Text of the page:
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Madeline DuBois, E’20, Combines Engineering with Her Passion for the Environment

January 31, 2018

To third-year College of Engineering student Madeline DuBois, Northeastern’s new environmental engineering major made perfect sense when she decided to declare it during the fall of her sophomore year. Her upbringing — in an outdoorsy area of upstate New York where there were more people living in her freshman dorm than in her childhood town of Poolville — instilled an affection for the environment, and the burgeoning new program gave her an outlet to make it her life’s work.

“I spent a lot of time outside growing up,” DuBois said. “I love hiking and outdoors stuff. So I’ve always cared about the environment.”

Though she was undeclared during her first year at Northeastern, a talk with an environmental engineering professor, Loretta Fernandez, sold her.

“I thought about doing chemistry, graphic design, communications or environmental science,” she said. My dad is an engineer, so I was kind of determined not to do engineering. But that talk changed my mind. [Environmental engineering] combines my interest in being outside and actually making solutions through engineering.”

There are many angles to take in the subject and many areas to focus on; renewable energy sources, clean water infrastructure and clean manufacturing technology are a few. DuBois has taken a special interest in using science to help people who don't have the skills or knowledge to help themselves.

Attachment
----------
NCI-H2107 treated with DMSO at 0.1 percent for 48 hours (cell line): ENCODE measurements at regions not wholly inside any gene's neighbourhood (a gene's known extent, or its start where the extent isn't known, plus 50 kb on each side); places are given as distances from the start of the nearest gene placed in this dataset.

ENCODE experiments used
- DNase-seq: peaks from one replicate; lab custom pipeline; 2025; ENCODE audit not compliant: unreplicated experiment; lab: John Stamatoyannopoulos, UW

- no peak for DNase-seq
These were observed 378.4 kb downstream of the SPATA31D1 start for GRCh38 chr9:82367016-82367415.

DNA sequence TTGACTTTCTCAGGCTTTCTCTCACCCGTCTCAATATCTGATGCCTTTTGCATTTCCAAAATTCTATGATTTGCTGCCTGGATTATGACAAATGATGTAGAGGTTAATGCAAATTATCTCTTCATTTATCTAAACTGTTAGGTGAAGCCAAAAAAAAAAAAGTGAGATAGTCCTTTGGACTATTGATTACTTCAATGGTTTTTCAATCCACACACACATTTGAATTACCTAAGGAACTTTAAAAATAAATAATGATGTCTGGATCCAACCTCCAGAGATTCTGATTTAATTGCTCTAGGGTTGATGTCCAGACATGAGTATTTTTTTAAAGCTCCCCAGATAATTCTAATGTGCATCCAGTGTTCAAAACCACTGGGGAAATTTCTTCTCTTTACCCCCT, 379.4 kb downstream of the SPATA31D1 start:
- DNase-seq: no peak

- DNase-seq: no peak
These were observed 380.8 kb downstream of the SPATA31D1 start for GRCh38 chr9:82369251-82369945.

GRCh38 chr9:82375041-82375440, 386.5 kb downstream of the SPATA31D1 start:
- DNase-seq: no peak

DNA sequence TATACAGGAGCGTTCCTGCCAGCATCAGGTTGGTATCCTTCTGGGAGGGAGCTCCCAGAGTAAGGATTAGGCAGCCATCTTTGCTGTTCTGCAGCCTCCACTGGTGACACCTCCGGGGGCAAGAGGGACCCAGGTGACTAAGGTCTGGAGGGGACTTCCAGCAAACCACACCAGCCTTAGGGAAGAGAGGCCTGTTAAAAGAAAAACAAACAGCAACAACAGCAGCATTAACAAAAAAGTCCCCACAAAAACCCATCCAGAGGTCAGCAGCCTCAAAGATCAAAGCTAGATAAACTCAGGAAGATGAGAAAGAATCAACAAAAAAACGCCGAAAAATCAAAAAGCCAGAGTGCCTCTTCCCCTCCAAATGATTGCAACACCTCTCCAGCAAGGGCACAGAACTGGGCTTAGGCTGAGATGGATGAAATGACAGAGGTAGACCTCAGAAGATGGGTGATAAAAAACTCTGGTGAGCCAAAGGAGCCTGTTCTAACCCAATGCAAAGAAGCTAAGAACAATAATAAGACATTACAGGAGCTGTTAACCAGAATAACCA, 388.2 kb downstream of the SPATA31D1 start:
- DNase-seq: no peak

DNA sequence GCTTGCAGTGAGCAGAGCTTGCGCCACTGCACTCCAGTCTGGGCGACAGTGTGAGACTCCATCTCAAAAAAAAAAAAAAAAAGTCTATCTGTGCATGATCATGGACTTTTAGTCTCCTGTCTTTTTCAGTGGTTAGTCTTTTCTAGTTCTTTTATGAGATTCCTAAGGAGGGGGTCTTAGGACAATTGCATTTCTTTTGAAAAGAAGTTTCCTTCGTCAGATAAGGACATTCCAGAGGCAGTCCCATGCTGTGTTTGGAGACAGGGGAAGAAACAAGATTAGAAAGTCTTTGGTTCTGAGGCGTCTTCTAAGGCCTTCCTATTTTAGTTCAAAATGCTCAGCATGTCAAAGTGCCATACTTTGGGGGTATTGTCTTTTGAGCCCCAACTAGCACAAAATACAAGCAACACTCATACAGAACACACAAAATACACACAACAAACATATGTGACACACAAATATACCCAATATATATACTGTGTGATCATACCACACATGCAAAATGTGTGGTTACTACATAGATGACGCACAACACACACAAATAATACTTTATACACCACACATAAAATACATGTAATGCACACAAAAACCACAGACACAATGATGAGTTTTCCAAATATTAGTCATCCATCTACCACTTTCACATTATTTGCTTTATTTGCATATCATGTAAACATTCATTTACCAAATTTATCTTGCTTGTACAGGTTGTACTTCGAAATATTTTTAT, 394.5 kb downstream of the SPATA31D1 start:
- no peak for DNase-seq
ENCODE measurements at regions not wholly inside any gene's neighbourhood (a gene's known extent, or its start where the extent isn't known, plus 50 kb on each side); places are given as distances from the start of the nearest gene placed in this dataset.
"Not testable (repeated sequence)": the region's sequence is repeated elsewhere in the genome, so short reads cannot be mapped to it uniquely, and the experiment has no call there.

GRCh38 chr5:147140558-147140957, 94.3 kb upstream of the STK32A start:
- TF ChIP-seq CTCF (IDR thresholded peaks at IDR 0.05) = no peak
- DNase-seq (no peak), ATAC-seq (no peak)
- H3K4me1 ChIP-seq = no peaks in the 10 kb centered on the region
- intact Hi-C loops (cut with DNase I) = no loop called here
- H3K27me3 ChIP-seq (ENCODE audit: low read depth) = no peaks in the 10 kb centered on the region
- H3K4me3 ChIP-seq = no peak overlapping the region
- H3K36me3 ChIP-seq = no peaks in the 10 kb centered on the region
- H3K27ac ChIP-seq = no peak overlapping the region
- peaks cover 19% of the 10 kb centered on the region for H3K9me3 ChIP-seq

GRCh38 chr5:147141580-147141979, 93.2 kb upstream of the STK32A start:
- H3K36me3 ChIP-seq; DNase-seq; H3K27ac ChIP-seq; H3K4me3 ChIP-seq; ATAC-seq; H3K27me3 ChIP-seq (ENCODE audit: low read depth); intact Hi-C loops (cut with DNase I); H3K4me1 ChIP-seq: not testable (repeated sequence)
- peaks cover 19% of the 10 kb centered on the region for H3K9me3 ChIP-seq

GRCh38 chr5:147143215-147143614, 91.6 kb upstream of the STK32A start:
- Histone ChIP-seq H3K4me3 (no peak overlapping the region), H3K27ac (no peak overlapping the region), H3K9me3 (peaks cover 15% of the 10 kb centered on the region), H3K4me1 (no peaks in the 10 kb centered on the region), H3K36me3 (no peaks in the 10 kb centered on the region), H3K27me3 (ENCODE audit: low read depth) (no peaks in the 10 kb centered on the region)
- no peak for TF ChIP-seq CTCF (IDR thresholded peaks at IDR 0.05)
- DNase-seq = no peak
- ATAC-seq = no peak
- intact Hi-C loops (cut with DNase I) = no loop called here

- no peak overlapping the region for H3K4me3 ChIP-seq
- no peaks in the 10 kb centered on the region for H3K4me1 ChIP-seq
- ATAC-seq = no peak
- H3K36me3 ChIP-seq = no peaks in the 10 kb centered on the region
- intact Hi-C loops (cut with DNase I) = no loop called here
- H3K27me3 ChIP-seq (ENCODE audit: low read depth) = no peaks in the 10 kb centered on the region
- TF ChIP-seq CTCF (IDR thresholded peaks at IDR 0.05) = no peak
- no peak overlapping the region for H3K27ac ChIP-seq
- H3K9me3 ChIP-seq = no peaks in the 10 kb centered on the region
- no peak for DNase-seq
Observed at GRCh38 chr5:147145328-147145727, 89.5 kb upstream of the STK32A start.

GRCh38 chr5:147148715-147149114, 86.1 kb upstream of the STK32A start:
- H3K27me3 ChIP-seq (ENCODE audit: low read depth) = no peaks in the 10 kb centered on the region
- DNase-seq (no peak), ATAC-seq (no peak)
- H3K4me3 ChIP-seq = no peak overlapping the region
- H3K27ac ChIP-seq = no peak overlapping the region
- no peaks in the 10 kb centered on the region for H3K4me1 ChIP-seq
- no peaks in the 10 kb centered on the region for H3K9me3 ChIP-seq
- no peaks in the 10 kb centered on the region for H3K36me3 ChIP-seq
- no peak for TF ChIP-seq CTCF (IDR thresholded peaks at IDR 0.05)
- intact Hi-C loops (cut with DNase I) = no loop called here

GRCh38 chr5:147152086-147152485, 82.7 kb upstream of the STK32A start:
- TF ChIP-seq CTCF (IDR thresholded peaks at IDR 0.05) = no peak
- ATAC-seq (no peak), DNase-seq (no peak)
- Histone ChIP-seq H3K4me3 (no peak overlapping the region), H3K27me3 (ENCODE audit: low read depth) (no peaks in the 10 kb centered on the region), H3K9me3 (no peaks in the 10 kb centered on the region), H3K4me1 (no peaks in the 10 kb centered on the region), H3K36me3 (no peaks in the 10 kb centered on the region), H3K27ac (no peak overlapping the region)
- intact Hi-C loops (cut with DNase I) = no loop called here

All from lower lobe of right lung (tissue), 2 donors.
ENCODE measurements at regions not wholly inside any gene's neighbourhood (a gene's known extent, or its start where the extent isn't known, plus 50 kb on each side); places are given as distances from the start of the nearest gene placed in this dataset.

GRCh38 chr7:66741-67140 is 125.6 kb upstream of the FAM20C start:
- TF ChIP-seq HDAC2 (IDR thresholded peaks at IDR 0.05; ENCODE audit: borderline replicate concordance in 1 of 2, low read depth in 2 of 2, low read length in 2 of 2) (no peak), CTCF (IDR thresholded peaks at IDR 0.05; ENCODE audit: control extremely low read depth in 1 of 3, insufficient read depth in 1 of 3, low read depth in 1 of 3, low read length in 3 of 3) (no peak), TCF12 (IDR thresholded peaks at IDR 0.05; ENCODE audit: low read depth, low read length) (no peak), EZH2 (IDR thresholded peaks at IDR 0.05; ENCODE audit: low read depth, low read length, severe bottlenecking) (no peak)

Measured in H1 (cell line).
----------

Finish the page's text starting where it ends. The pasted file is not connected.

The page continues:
In her involvement with Engineers Without Borders — an organization of volunteer engineers tasked with creating solutions for water, shelter and energy for impoverished people worldwide — she’s contributed to the Northeastern chapter’s drinking water distribution systems for developing countries.

“I think it would be really cool to implement solutions to meet people’s needs for water or energy, solutions that are sustainable and environmentally friendly,” she said. “It’s important that they meet all three of those criteria, and that’s a big challenge.”

DuBois also works in a research lab with CEE Associate Teaching Professor Annalisa Onnis-Hayden, where work is being done on a tidal wetland wastewater treatment system — a system that treats water for reuse using just bacteria and plants.

A class that DuBois is particularly excited about, “Climate science, engineering adaptation and policy,” could lend a window into another important aspect of the environmental engineering field: Policy could take on a crucial role in the field in the coming years. In these days of political turmoil and environmental uncertainty, informed scientists are sure to play a vital role in informing the public and shaping policy.

“I’m also interested in the policy side,” DuBois said. “I don’t know as much about it, but I’d definitely like to learn about it.”

Interest is growing in the new major, which was only available as a concentration and not a formal degree before, she said. Many younger students are switching into environmental engineering classes, and those who are in them are passionate about their area of study.”

This new program is brimming with excitement on the whole, she said, and it seems to be creating a legion of young engineers eager to make a difference.

Learn more about the new BS in Environmental Engineering program.